Friday, May 1st, 2020 Posted by Jim Thacker

Sneak peek: Corona Renderer 6 for 3ds Max

Chaos Czech has released a nice sneak peek of the new sky model in Corona Renderer 6 for 3ds Max, the next major update to the production renderer, improving accuracy when the sun dips below the horizon.

Other new features in the release, which is due to ship at the end of the month, include adaptive light sampling, removing the need for light portals; and support for Phoenix FD’s foam system.

According to its public roadmap, Chaos Czech also aims to release a new standalone edition of the renderer, and to make it possible to exchange materials with the Cinema 4D edition.

New sky system generates more accurate sunset renders
Corona Renderer 6’s new sky model really caught the attention of users on Chaos Czech’s forum when it was introduced into Wednesday’s daily build of the software.

It’s still a work in progress – support for altitude and atmospheric fog will be added in the “next major iteration”, due in “May or June” – and clouds are some way further off.

However, it already gives accurate results when the sun dips below the horizon, as you can see in the side-to-side comparisons of the old and new models, leading to some beautiful sunset renders.

Also coming in Corona Renderer 6: adaptive light sampling, support for Phoenix FD foam
According to Chaos Czech’s roadmap, Corona Renderer 6 will be a “bigger release” than its predecessor, Corona Renderer 5, although it is due to ship just six months after it – and only a year after version 4.

Other key features already listed as complete include adaptive light sampling, removing the need to create light portals over windows and doorways when rendering interior scenes.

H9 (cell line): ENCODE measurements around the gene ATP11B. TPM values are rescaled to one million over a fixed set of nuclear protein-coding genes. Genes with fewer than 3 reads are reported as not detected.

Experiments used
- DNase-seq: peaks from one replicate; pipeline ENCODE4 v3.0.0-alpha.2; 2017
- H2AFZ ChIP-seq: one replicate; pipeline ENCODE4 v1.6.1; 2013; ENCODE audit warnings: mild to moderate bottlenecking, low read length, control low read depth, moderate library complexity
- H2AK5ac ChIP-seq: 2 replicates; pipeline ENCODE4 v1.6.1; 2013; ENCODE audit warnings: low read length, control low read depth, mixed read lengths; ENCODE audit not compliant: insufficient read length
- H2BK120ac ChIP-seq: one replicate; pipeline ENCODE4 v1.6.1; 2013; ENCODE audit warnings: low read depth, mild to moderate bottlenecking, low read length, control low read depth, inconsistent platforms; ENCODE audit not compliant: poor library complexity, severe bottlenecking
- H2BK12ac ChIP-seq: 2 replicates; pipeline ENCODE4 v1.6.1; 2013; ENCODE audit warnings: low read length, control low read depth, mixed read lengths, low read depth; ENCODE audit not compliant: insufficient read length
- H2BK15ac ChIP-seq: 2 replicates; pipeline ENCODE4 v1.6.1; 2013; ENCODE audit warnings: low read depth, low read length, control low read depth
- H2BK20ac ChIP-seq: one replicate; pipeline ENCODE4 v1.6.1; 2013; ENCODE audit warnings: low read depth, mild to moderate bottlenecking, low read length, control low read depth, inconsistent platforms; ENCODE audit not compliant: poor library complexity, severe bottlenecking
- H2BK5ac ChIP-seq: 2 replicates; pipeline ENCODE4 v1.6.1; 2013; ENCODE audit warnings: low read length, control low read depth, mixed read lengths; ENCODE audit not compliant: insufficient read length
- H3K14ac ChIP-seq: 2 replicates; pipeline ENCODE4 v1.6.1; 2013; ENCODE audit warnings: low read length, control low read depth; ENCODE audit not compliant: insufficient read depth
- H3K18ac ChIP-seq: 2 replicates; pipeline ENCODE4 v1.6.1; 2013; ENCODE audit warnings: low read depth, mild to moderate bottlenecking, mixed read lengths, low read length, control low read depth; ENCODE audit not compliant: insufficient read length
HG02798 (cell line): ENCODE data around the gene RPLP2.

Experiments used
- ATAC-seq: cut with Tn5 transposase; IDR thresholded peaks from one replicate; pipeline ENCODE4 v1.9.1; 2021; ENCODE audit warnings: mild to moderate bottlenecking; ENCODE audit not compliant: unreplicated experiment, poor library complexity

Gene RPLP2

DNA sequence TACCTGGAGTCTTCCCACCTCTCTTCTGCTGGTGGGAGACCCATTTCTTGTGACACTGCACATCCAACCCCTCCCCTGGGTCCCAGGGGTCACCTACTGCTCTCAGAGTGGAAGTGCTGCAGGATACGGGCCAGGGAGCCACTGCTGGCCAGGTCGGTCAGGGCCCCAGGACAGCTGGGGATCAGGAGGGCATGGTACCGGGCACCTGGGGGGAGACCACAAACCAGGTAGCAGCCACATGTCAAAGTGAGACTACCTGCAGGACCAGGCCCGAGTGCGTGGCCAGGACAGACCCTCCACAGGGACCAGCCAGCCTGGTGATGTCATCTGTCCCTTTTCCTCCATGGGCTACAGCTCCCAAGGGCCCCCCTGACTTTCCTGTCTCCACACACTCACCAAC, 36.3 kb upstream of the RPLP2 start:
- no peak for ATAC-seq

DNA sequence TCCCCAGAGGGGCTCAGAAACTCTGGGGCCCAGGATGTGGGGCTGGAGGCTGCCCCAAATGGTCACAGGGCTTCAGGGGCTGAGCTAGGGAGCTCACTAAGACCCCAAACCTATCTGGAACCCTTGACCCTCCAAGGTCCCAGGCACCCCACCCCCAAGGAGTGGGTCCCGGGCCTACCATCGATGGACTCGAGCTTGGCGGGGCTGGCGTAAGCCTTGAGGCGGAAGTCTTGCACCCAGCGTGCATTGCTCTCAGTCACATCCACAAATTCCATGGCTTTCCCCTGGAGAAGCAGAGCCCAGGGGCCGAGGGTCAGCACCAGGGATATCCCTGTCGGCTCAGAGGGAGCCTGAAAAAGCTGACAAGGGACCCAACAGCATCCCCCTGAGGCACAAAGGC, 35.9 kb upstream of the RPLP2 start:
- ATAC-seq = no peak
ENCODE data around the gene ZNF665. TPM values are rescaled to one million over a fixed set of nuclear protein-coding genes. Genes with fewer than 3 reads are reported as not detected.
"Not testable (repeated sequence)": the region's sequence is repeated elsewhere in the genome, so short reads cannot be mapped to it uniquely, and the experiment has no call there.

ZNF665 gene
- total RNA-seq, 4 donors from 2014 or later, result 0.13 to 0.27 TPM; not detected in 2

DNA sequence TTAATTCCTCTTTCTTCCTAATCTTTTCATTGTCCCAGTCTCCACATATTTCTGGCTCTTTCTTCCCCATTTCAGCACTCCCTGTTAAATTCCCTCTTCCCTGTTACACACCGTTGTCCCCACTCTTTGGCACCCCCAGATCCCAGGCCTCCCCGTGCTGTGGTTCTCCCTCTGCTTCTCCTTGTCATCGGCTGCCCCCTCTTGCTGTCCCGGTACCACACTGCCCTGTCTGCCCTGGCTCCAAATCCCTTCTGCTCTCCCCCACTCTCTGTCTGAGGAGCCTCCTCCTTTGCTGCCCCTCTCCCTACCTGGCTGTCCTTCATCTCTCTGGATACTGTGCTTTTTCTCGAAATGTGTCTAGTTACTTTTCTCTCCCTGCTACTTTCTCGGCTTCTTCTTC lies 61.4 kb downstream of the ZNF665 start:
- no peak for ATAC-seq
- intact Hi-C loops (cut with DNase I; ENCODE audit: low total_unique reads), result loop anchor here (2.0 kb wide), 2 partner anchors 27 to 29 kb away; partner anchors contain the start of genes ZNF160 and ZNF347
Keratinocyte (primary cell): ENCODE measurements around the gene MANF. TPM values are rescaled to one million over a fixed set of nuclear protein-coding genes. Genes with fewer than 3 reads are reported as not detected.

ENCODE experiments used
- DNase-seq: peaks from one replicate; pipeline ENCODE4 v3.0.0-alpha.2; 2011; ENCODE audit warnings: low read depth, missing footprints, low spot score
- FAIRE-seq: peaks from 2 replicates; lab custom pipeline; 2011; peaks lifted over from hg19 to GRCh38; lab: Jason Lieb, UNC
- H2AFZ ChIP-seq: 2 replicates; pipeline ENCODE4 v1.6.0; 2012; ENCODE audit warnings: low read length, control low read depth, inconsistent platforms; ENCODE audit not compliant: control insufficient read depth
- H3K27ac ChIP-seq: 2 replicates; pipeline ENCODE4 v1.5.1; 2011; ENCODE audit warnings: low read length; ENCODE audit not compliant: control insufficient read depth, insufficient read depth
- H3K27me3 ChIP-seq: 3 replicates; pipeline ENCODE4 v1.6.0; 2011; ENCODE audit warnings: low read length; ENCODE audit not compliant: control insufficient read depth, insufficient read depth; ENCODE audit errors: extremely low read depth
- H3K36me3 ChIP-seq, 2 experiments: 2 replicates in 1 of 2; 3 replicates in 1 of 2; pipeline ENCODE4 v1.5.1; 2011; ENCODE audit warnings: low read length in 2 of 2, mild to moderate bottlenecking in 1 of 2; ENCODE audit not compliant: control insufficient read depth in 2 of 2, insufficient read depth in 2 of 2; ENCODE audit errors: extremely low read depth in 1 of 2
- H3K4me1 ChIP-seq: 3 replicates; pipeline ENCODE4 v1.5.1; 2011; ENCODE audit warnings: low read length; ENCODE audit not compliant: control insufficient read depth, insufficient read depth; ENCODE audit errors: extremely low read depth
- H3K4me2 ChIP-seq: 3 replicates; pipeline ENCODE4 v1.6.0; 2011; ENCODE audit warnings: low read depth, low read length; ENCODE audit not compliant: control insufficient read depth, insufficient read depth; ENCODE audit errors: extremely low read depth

The release will also add support for foam created by Phoenix FD, Chaos Group’s fluid simulation app.

Features listed as still in development include a new secondary light solver with a 4K resolution cache, replacing the old UHD cache; a new bloom and glare system; and a new colour picker.

Planned performance improvements include better memory handling for textures, and a reduction in the time taken to load a new scene.

New standalone application and scene format also planned
Perhaps more significantly, Chaos Czech also plans to introduce a new “standalone format and application”, presumably along the lines of V-Ray Standalone and its .vrscene format.

In the case of V-Ray, that enables users to import scenes created in one V-Ray host application into another; and to set up render nodes that work across multiple host applications.

According to the roadmap, Chaos Czech also plans to make materials compatible between the 3ds Max and Cinema 4D editions of Corona Renderer.

Updated 27 August 2020: Corona Renderer 6 for Cinema 4D is now shipping, with the 3ds Max edition due to follow next week.

Chaos Czech has also told us that the new standalone format and application mentioned above will not now feature in either release.

When we asked what the new format would do, the firm described it simply as an “internal rewrite that will help us make the application better in the future”.

Pricing and system requirements
Corona Renderer 6 for 3ds Max is currently due for release towards the end of August 2020. You can try the new features by downloading the latest daily build of the software.

The current stable release, Corona Renderer 5, is available for 64-bit 3ds Max 2013+ on Windows 7+ and Cinema 4D R14+ on Windows 7+ and Mac OS X 10.7+

The software is primarily sold via a ‘Fair SaaS’ rental model, which costs between €24.99 and €44.99 a month ($27-49). The old perpetual 3ds Max ‘Box’ licence is still listed online, but is priced on enquiry.

Read a list of new features due in Corona Renderer 6 for 3ds Max on the product roadmap

Visit the Corona Renderer product website